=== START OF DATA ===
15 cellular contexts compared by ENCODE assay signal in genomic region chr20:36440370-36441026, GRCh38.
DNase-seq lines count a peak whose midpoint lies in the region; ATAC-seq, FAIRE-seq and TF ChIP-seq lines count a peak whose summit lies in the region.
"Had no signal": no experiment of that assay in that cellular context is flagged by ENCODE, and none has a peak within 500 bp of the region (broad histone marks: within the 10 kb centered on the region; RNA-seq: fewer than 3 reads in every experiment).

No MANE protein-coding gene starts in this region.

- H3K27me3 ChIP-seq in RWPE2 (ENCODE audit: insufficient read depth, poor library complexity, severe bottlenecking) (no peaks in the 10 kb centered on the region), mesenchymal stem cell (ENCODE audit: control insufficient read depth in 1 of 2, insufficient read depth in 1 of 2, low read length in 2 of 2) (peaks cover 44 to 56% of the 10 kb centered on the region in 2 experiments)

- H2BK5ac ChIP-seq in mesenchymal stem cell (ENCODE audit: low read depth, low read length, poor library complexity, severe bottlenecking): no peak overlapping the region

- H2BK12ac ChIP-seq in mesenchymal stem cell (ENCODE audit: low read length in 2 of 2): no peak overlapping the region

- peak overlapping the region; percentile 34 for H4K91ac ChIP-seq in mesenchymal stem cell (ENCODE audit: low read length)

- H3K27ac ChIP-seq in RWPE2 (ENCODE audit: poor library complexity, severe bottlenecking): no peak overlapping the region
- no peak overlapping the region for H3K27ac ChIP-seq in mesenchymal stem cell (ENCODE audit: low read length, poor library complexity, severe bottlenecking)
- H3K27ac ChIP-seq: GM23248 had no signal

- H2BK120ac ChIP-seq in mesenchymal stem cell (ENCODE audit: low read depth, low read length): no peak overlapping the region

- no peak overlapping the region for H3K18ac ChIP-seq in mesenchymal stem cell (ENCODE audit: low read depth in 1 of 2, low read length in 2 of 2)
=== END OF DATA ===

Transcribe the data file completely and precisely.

15 cellular contexts compared by ENCODE assay signal in genomic region chr20:36440370-36441026, GRCh38.
DNase-seq lines count a peak whose midpoint lies in the region; ATAC-seq, FAIRE-seq and TF ChIP-seq lines count a peak whose summit lies in the region.
"Had no signal": no experiment of that assay in that cellular context is flagged by ENCODE, and none has a peak within 500 bp of the region (broad histone marks: within the 10 kb centered on the region; RNA-seq: fewer than 3 reads in every experiment).

No MANE protein-coding gene starts in this region.

- H3K27me3 ChIP-seq in RWPE2 (ENCODE audit: insufficient read depth, poor library complexity, severe bottlenecking) (no peaks in the 10 kb centered on the region), mesenchymal stem cell (ENCODE audit: control insufficient read depth in 1 of 2, insufficient read depth in 1 of 2, low read length in 2 of 2) (peaks cover 44 to 56% of the 10 kb centered on the region in 2 experiments)

- H2BK5ac ChIP-seq in mesenchymal stem cell (ENCODE audit: low read depth, low read length, poor library complexity, severe bottlenecking): no peak overlapping the region

- H2BK12ac ChIP-seq in mesenchymal stem cell (ENCODE audit: low read length in 2 of 2): no peak overlapping the region

- peak overlapping the region; percentile 34 for H4K91ac ChIP-seq in mesenchymal stem cell (ENCODE audit: low read length)

- H3K27ac ChIP-seq in RWPE2 (ENCODE audit: poor library complexity, severe bottlenecking): no peak overlapping the region
- no peak overlapping the region for H3K27ac ChIP-seq in mesenchymal stem cell (ENCODE audit: low read length, poor library complexity, severe bottlenecking)
- H3K27ac ChIP-seq: GM23248 had no signal

- H2BK120ac ChIP-seq in mesenchymal stem cell (ENCODE audit: low read depth, low read length): no peak overlapping the region

- no peak overlapping the region for H3K18ac ChIP-seq in mesenchymal stem cell (ENCODE audit: low read depth in 1 of 2, low read length in 2 of 2)